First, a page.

FRANKFURT (Bloomberg) -- German premium automakers BMW, Audi and Mercedes-Benz are gaining customers at the expense of mass-market rivals with a flood of small cars that even penny-conscious buyers are willing to pay extra to drive.
During the six-year downturn in European auto sales, BMW brand's market share has climbed to 5 percent from 4 percent, Audi has risen to 6 percent from 4 percent and the Mercedes brand has grown 5 percent, up from 4.5 percent. PSA/Peugeot-Citroen, General Motors Co. and Ford Motor Co. have each lost more than 2 percentage points of share in that time.
BMW, Audi and Mercedes have remade the region's competitive landscape by pushing into smaller cars.
Underscoring the upheaval, BMW Group has surpassed Fiat Group's market share in Europe for the first time.
BMW Group's market share in the first eight months in the EU and EFTA countries was 6.3 percent with unit sales of 514,864, up 3 percentage points from the year before. Fiat Group's share was 6.2 percent with unit sales of 507,751, down from 6.5 percent, according to the latest sales figures released on Tuesday by industry association ACEA.
"The luxury carmakers have invaded the compact and small-car segment, and many customers are willing to pay a little more to buy a luxury car," said Peter Fuss, a partner at consultant Ernst & Young in Frankfurt.
Eight-month European sales at Mercedes gained 6 percent, chiefly on demand for new small cars such as the A-class hatchback, B class and CLA four-door coupe. The company offers 23 models -- up from 19 six years ago -- and plans to add another 13 all-new vehicles in the next eight years. Its sales in the region last month gained 9 percent even as the market dropped 5 percent.
The BMW brand's August deliveries surged 9 percent, propelled by a Gran Turismo version of the 3-series sedan introduced this year. The 3 series was the fourth-best-selling model in Europe last month, with demand up 47 percent, edging ahead of Ford's compact Fiesta, according to researcher JATO Dynamics. BMW has expanded to 21 models from 14 in 2007.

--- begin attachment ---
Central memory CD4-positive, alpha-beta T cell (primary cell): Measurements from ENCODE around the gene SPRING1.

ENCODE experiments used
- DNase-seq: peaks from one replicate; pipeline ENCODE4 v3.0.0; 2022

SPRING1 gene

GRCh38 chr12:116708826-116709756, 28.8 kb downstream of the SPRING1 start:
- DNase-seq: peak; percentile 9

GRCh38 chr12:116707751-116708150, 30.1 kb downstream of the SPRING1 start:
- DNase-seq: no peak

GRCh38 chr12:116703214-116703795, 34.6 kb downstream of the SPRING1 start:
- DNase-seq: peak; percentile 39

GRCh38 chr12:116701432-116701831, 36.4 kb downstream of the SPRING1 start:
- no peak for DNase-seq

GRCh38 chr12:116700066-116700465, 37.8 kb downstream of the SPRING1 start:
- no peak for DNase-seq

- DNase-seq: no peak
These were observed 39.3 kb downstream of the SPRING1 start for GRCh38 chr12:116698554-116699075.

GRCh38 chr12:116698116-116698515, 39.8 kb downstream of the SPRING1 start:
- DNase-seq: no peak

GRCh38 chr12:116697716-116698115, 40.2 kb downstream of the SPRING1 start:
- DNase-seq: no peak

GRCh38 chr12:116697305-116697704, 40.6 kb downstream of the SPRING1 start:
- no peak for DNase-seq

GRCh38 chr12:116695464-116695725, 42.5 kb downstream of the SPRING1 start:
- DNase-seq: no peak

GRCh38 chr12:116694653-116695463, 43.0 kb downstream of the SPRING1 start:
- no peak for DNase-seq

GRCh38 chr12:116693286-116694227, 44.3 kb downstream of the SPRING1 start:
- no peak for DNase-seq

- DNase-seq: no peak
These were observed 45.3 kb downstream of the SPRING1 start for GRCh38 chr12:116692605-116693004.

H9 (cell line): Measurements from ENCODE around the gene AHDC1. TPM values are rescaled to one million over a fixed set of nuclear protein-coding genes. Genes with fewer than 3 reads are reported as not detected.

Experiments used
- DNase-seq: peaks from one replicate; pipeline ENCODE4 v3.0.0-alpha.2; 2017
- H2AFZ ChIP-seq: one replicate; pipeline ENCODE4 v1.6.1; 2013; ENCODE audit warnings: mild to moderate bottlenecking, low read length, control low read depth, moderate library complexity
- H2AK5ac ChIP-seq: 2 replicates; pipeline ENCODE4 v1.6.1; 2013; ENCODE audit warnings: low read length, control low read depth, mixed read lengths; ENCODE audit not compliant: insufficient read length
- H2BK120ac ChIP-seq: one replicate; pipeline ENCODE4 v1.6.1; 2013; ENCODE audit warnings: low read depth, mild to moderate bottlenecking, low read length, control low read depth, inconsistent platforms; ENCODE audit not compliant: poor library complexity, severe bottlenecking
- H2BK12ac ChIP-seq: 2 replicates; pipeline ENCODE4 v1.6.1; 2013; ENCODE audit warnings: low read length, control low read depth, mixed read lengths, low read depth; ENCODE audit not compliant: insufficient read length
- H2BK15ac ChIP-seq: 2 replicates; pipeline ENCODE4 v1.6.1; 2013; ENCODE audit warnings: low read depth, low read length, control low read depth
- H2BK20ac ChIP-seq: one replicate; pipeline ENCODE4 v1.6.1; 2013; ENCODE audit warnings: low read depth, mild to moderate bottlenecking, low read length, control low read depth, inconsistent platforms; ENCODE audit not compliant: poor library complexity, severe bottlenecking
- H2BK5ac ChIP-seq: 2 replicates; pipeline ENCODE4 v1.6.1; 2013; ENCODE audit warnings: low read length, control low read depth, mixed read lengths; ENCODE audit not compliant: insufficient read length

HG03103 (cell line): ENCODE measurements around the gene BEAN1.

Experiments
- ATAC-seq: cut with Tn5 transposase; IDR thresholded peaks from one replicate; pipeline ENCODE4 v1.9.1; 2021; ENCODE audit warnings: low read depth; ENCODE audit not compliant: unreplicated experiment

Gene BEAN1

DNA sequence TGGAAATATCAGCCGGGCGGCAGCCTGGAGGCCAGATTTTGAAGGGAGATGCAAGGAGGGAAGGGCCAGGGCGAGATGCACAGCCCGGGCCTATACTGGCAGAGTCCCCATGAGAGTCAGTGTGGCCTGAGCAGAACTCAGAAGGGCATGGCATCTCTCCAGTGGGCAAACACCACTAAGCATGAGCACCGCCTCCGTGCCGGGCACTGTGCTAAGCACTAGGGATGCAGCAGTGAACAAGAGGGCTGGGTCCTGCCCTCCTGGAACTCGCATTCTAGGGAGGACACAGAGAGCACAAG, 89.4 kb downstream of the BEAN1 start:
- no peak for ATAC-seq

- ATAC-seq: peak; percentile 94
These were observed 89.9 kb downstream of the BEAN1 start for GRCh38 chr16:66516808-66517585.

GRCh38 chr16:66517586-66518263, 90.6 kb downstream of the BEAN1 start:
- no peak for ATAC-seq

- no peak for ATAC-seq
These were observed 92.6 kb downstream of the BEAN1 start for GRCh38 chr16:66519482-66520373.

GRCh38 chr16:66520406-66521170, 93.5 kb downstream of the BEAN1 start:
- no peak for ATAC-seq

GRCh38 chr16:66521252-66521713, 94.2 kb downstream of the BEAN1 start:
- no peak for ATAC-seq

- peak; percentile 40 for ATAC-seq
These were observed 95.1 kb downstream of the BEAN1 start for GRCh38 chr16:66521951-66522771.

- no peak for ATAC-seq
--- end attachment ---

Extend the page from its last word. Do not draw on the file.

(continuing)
Audi has doubled its lineup in the last six years to 46 vehicles, including variants such as convertibles and station wagons. Additions during that time include the A1 subcompact and Q3 SUV. The company's A3 compact was the sixth-best-selling model in Europe in August, beating GM's Opel Corsa and Peugeot's 208, JATO Dynamics said.
The BMW, Mercedes and Audi brands have increased their combined sales globally 27 percent to 4.3 million vehicles in 2012 from 3.4 million in 2007. The figures don't include BMW's Mini brand, revived in 2001, which sold more than 300,000 vehicles last year.
Trend toward small luxury
Daimler CEO Dieter Zetsche said at the Frankfurt auto show last week that even after adding production in Hungary, Mercedes is struggling to meet demand for its compacts -- some of them the lowest-priced cars the company has ever sold after adjusting for inflation.
The base price of the Mercedes A class is 24,336 euros ($32,500), the BMW 1 series 21,900 euros and the Audi A3 21,600 euros, according to the 2013 Auto News Neuwagen-Katalog published in July.
That compares with starting prices of 16,975 euros for the VW Golf, 16,450 euros for the Ford Focus, and 16,770 euros for Opel's Astra. Opel's most expensive model, the mid-sized Insignia, begins at 24,325 euros.
"There's a trend toward buying smaller luxury cars instead of a larger mass-market model with people whose children have left home," said Christian Ludwig, an analyst with Bankhaus Lampe in Dusseldorf, Germany.
The German premium producers can offer financing deals thanks to their robust balance sheets and because their cars have a higher resale value than mass-market competitors, according to Simon Empson, managing director of Broadspeed.com, a UK car Web site.
BMW has leasing deals in Germany on the 1 series for about 330 euros per month, while GM offers the Opel Astra for around 315 euros. "In essence, you can buy these days a BMW for less than a Ford," Empson said.
PSA's sales in the region this year are down 12 percent, GM's 8 percent, Ford's 7 percent and Fiat's 9 percent -- all more than the industrywide drop of 5 percent. Even the VW brand, which has weathered the downturn better than its mass-market rivals, dropped 8 percent in the region.
Facing pressure from above from premium carmakers and from below by the likes of Hyundai Motor Co., mid-level brands are resorting to sales incentives to maintain demand.
Discounting in Germany, Europe's biggest car market, averaged 12 percent off the list price last month, according to trade magazine AutoHaus PulsSchlag.
PSA and Renault offered an average of 14 percent off list, Ford and Opel had discounts of 13 percent, and Fiat offered 12 percent off.